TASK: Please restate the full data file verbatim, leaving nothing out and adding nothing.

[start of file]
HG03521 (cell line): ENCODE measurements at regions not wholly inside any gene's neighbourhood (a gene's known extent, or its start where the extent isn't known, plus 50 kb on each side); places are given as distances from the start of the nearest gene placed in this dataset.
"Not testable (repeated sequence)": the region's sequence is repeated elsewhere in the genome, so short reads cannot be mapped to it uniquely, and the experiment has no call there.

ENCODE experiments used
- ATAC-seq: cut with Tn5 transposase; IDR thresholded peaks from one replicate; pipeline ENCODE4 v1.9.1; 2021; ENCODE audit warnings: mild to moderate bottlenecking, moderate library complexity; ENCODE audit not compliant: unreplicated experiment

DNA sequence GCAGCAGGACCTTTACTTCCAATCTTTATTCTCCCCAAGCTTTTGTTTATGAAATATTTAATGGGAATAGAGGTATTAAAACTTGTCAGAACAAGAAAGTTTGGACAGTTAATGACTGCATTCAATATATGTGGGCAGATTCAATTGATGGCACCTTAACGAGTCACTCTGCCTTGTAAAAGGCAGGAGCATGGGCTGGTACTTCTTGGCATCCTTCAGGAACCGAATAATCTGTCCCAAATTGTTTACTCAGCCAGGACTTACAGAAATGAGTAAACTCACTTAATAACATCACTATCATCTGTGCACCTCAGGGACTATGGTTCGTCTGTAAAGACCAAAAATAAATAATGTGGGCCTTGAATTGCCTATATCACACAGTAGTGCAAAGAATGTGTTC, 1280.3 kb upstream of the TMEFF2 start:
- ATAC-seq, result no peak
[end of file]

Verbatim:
HG03521 (cell line): ENCODE measurements at regions not wholly inside any gene's neighbourhood (a gene's known extent, or its start where the extent isn't known, plus 50 kb on each side); places are given as distances from the start of the nearest gene placed in this dataset.
"Not testable (repeated sequence)": the region's sequence is repeated elsewhere in the genome, so short reads cannot be mapped to it uniquely, and the experiment has no call there.

ENCODE experiments used
- ATAC-seq: cut with Tn5 transposase; IDR thresholded peaks from one replicate; pipeline ENCODE4 v1.9.1; 2021; ENCODE audit warnings: mild to moderate bottlenecking, moderate library complexity; ENCODE audit not compliant: unreplicated experiment

DNA sequence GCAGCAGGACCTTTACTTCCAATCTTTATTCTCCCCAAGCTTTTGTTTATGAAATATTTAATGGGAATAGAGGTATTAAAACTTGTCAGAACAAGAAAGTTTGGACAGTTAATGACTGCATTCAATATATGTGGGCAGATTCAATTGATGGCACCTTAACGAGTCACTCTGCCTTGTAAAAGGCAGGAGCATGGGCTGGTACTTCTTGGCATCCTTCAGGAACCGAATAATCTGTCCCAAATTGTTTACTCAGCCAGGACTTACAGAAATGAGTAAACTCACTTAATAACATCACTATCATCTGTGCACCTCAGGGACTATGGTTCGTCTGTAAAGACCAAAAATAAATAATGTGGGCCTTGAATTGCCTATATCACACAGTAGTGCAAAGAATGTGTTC, 1280.3 kb upstream of the TMEFF2 start:
- ATAC-seq, result no peak